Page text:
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zmu02| The Story of Vernon and Irene Castle
Director: H.C. Potter
Screenplay: Dorothy Yost, Irene Castle, Oscar Hammerstein II, Richard Sherman
Producer: George Haight
Cast: Fred Astaire, Ginger Rogers, Edna May Oliver, Walter Brennan, Lew Fields
Genre: Musical

Running Time: 93
Aspect Ratio:  1.33:1 (NTSC )
Sound: Dolby Digital 1.0
Subtitles: English, Spanish, French
Features: Black and White
Studio:  Turner Home Ent DVD Region:  1 NR
DVD Release:  Oct 2006 Discs:  1 (DVD) [$19.98]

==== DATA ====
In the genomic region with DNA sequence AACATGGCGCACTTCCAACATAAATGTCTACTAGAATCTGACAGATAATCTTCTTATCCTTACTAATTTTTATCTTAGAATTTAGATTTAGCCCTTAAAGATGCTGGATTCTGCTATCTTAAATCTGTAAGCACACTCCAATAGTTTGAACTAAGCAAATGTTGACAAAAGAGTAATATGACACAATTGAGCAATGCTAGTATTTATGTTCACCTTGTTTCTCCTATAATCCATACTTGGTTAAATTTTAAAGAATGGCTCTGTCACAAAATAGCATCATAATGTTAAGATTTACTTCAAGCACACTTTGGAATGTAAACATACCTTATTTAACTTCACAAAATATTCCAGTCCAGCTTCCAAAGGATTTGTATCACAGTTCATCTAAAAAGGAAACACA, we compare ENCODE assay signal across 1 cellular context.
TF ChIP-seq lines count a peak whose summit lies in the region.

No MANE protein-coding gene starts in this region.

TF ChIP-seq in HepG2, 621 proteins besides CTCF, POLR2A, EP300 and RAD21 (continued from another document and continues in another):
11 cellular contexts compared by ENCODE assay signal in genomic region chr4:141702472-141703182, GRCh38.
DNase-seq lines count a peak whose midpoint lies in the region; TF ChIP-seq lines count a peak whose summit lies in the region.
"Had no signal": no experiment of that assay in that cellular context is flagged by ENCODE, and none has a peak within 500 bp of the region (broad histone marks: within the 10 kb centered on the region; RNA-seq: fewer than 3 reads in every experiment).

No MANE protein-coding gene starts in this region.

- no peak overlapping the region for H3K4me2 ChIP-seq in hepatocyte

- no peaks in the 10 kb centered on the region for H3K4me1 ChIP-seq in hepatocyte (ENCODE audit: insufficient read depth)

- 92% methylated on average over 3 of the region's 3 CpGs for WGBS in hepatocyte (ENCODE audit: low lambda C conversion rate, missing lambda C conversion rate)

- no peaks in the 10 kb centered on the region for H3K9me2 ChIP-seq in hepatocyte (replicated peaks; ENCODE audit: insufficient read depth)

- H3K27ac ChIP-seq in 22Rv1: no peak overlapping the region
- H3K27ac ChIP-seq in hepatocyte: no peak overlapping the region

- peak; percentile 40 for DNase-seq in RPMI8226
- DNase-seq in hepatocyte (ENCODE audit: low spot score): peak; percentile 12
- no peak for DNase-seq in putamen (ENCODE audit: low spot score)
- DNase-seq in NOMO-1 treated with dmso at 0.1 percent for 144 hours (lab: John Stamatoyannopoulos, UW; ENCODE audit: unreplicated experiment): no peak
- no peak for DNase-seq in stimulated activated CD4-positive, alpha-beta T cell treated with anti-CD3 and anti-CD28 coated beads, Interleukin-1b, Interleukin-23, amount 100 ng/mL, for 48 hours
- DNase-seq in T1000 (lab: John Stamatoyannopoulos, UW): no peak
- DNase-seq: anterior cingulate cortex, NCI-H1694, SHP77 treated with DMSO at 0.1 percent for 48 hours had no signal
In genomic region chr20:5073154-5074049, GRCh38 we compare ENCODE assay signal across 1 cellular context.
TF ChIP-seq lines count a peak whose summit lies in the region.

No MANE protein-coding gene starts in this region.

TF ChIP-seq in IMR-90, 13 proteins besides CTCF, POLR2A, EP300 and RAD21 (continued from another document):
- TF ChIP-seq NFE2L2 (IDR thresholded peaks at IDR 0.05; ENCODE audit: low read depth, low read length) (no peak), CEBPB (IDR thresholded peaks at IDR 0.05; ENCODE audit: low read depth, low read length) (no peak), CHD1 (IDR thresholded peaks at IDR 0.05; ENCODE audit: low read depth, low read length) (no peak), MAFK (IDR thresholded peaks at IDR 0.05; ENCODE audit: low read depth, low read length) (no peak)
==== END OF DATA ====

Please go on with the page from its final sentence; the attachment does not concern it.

Reviews:  "The Story of Vernon and Irene Castle" was the last of nine films Fred Astaire and Ginger Rogers made together for RKO Pictures, and it is unlike any other. For the only time, Fred and Ginger play historical characters--the legendary dancing duo that was all the rage between 1912 and 1916--and a married couple, no less. Instead of their usual innovative, plot-driving dances, Fred and Ginger perform pastiches of what the Castles made famous--the fox trot, polka, and tango. And rather than an original score of great American standards by Berlin, Kern, or the Gershwins, the film uses a collection of period tunes, including "By the Light of the Silvery Moon" and "Waiting for the Robert E. Lee." No, this is not "Top Hat", but fans will enjoy the film anyway. "Vernon and Irene Castle" is an affectionate tribute to a bygone era and to a team that Fred said was "a tremendous influence" on his career. As portrayed in the film (which was based on Irene Castle's memoirs and input), Vernon Castle is a small-time vaudeville comedian when he meets and marries Irene. The two not only manage to forge a career as proper, respectable dancers, they become the essence of style, setting national trends for dance, fashion, and even women's hairstyles. The film briefly touches on Fred and Ginger's usual themes of pursuit and union, but mostly they are warm and tender together as they deal with real-life problems, perhaps portraying the earlier films' characters "after" those "happily ever after" fantasy endings. And as we watch the Castles' performing career rise and decline, straight through to the film's touching last shot, we realize that Fred and Ginger are saying farewell, which makes "The Story of Vernon and Irene Castle" an appropriate finale to the most glorious partnership in Hollywood history. "--David Horiuchi"

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